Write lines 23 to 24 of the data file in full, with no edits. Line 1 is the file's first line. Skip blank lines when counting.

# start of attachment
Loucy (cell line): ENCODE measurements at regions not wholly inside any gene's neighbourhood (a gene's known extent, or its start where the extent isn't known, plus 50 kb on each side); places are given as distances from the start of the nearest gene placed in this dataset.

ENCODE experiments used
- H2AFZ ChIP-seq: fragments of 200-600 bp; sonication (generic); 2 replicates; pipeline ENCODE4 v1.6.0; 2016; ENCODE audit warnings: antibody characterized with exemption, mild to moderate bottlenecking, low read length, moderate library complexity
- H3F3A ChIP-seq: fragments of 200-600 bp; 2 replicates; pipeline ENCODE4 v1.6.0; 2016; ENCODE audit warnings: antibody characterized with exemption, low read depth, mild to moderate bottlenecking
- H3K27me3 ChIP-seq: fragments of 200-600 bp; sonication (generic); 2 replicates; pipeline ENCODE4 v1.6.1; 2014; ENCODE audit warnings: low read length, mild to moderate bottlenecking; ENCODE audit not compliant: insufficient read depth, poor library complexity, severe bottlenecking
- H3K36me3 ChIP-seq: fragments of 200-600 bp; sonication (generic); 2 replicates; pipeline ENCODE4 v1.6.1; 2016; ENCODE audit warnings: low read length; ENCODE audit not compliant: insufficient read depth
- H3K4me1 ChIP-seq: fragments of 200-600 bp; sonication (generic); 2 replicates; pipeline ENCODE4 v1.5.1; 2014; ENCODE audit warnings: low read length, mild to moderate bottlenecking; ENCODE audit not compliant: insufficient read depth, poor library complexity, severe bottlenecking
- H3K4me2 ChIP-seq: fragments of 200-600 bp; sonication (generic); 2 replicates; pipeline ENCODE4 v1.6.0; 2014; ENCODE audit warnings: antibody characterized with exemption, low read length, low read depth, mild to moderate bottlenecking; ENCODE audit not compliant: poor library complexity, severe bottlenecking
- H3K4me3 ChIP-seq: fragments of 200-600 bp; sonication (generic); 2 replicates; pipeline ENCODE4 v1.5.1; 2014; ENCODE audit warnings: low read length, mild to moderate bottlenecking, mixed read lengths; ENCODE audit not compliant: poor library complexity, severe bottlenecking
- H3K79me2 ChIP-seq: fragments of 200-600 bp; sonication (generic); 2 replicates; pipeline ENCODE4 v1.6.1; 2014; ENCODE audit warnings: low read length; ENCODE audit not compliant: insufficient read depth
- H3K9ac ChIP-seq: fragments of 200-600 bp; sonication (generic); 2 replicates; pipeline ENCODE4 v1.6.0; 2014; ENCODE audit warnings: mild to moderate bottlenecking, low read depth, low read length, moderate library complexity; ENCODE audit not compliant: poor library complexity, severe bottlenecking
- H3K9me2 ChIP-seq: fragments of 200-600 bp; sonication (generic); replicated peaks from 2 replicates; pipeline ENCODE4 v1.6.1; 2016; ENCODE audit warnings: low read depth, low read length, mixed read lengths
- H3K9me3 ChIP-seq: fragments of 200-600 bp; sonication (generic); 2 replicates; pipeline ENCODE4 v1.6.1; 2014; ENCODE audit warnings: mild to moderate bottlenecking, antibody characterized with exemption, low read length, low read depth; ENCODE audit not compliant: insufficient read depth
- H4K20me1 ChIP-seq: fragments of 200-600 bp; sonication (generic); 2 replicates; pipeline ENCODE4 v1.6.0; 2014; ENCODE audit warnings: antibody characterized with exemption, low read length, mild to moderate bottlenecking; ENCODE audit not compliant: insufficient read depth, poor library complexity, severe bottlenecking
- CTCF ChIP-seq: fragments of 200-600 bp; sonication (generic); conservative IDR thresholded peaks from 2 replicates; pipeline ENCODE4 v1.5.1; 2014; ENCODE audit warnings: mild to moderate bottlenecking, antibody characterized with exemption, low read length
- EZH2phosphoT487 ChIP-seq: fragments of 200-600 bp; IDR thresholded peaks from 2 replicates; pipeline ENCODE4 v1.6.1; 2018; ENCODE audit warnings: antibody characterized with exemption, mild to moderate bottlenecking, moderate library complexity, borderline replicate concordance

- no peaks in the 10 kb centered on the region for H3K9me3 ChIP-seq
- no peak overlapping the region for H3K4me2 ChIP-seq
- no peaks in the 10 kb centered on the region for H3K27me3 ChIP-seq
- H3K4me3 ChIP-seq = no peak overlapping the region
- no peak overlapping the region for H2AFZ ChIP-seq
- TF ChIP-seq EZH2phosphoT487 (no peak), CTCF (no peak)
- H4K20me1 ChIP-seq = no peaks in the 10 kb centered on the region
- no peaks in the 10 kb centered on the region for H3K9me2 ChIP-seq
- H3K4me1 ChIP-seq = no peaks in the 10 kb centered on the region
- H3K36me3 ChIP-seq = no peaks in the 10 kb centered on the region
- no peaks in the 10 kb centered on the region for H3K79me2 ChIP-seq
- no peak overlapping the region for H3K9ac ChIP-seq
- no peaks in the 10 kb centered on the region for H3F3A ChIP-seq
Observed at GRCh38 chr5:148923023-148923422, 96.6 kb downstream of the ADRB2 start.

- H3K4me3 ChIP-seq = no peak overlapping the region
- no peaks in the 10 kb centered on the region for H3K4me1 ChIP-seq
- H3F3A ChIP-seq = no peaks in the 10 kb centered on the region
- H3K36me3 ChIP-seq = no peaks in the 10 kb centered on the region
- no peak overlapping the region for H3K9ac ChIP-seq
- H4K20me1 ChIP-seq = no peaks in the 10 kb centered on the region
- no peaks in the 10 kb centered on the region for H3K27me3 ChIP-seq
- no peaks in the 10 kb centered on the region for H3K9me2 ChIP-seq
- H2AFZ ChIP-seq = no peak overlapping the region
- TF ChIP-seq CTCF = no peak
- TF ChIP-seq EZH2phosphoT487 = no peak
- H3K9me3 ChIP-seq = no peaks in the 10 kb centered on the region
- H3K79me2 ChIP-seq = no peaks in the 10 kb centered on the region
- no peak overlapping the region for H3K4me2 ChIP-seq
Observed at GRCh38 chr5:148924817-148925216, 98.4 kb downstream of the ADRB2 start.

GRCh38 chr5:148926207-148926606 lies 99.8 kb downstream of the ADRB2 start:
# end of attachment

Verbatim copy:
- H4K20me1 ChIP-seq = no peaks in the 10 kb centered on the region
- no peaks in the 10 kb centered on the region for H3K9me2 ChIP-seq